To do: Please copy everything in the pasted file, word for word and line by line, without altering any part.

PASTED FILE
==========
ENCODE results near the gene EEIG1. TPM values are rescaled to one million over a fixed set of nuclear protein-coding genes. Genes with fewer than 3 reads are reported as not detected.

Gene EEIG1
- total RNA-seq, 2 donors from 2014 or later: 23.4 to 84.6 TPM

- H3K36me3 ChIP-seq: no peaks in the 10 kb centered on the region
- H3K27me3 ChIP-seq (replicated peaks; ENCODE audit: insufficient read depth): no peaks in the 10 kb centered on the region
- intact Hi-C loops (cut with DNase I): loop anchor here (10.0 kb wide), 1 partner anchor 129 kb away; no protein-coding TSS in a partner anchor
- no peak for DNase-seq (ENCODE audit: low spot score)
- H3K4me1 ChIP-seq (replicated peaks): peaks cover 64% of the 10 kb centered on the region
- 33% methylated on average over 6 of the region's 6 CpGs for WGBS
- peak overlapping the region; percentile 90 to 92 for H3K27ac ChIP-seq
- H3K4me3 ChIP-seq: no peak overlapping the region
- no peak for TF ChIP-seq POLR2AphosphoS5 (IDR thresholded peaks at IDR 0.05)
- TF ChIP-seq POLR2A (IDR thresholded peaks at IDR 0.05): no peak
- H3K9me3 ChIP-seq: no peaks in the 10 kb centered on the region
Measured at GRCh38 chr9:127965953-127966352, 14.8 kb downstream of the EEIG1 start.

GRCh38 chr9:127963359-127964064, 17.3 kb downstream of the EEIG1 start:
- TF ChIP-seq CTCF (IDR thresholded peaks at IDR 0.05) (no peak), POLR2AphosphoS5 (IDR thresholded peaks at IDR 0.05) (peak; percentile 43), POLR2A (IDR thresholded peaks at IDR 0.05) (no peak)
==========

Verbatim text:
ENCODE results near the gene EEIG1. TPM values are rescaled to one million over a fixed set of nuclear protein-coding genes. Genes with fewer than 3 reads are reported as not detected.

Gene EEIG1
- total RNA-seq, 2 donors from 2014 or later: 23.4 to 84.6 TPM

- H3K36me3 ChIP-seq: no peaks in the 10 kb centered on the region
- H3K27me3 ChIP-seq (replicated peaks; ENCODE audit: insufficient read depth): no peaks in the 10 kb centered on the region
- intact Hi-C loops (cut with DNase I): loop anchor here (10.0 kb wide), 1 partner anchor 129 kb away; no protein-coding TSS in a partner anchor
- no peak for DNase-seq (ENCODE audit: low spot score)
- H3K4me1 ChIP-seq (replicated peaks): peaks cover 64% of the 10 kb centered on the region
- 33% methylated on average over 6 of the region's 6 CpGs for WGBS
- peak overlapping the region; percentile 90 to 92 for H3K27ac ChIP-seq
- H3K4me3 ChIP-seq: no peak overlapping the region
- no peak for TF ChIP-seq POLR2AphosphoS5 (IDR thresholded peaks at IDR 0.05)
- TF ChIP-seq POLR2A (IDR thresholded peaks at IDR 0.05): no peak
- H3K9me3 ChIP-seq: no peaks in the 10 kb centered on the region
Measured at GRCh38 chr9:127965953-127966352, 14.8 kb downstream of the EEIG1 start.

GRCh38 chr9:127963359-127964064, 17.3 kb downstream of the EEIG1 start:
- TF ChIP-seq CTCF (IDR thresholded peaks at IDR 0.05) (no peak), POLR2AphosphoS5 (IDR thresholded peaks at IDR 0.05) (peak; percentile 43), POLR2A (IDR thresholded peaks at IDR 0.05) (no peak)